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Re: Bottem of barrel & receiver makings on M 1868 rifle
Posted by Al Frasca on Thursday, 7 July 2016, at 4:15 a.m., in response to Re: Bottem of barrel & receiver makings on M 1868 rifle, posted by Dick Hosmer on Wednesday, 6 July 2016, at 11:16 a.m.
Setting up a 4-jaw chuck can be a real pain since the bottom of the receiver is curved and the fourth jaw would have to be in the receiver. The tightening or loosening of the receiver might be a problem. If you have a good way of getting the receiver off, then the collet is the way to go.
You are right, there are several fonts used for the numbers. The Springfield font left a nicely stamped number. The other stamps are usually larger and deeply embedded.
I find it easy to justify why Bannerman and others disassembled the guns. For Springfield, I would think the goal was to refinish the barrel or receiver during a restoration process.For the M68 and M70 arms, these restorations could have come long after their production runs since Springfield refurbished these arms up into the 1890s. The Navy or Marine Corps was requesting restoration quotes on 50-70s in the 1890s.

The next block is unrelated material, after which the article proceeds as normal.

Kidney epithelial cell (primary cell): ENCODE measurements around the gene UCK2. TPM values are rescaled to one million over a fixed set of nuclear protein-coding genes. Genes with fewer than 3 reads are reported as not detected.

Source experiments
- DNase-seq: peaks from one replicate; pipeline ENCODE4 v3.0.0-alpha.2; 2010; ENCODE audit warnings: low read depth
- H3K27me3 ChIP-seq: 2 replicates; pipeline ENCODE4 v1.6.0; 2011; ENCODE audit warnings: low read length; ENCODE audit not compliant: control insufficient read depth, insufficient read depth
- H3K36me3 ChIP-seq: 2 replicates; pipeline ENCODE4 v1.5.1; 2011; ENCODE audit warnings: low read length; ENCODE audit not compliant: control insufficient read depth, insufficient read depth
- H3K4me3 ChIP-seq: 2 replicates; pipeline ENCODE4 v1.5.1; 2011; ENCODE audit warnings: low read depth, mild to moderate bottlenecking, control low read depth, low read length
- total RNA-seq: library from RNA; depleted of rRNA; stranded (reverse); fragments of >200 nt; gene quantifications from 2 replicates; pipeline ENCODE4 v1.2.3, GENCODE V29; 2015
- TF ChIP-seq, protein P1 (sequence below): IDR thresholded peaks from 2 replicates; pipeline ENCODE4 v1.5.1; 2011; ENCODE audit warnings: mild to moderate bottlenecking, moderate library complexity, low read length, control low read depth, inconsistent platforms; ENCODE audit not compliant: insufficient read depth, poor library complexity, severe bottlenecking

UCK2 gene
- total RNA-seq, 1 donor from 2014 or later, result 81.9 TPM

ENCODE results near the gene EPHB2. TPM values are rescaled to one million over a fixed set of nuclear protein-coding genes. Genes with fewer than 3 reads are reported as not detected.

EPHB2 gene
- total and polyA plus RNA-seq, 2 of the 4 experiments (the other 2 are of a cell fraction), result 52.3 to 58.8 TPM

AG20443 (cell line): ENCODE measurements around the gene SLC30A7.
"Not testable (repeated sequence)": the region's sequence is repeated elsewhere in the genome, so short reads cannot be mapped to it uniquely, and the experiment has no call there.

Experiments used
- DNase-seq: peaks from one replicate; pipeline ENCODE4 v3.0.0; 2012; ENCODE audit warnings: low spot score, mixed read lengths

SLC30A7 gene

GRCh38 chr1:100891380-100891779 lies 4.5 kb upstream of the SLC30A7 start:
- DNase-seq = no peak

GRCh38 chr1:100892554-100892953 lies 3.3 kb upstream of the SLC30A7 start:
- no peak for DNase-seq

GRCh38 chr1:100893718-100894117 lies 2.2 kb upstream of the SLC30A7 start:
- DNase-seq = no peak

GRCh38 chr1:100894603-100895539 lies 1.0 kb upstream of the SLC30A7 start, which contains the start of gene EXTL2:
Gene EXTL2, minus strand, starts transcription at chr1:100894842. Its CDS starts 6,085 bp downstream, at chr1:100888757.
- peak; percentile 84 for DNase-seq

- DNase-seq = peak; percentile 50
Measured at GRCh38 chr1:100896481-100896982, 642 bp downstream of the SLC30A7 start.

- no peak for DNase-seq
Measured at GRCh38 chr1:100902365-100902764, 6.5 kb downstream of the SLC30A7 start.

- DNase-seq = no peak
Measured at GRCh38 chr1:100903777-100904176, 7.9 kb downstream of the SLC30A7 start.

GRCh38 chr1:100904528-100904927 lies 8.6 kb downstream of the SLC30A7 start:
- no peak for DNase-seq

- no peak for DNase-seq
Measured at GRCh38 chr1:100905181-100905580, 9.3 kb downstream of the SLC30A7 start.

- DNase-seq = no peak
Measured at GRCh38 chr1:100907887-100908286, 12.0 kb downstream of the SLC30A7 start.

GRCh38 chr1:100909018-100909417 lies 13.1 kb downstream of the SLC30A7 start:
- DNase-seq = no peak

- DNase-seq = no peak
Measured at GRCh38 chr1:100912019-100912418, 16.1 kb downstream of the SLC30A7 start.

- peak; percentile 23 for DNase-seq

Justifying the matched numbering system as a means of keeping track of barrels and receivers is interesting because the 1907 RIA auction mentioned selling over 5000 new M84 rifles and over 5000 refurbished M84 rifles. Now one has to ask, Just how much restoration was done to these rifles?? Were these rifles disassembled, reblued and re-assembled, requiring a number on the barrel and receiver to be sure they were properly fit?? Restoration services were not as high except for the production runs on starred rifles and carbines in the 1881 and 1882 period.
In Ordnance Memorandum 22 (1878) is where the process of final reaming of the chamber after assembly of the barreled action is explained.
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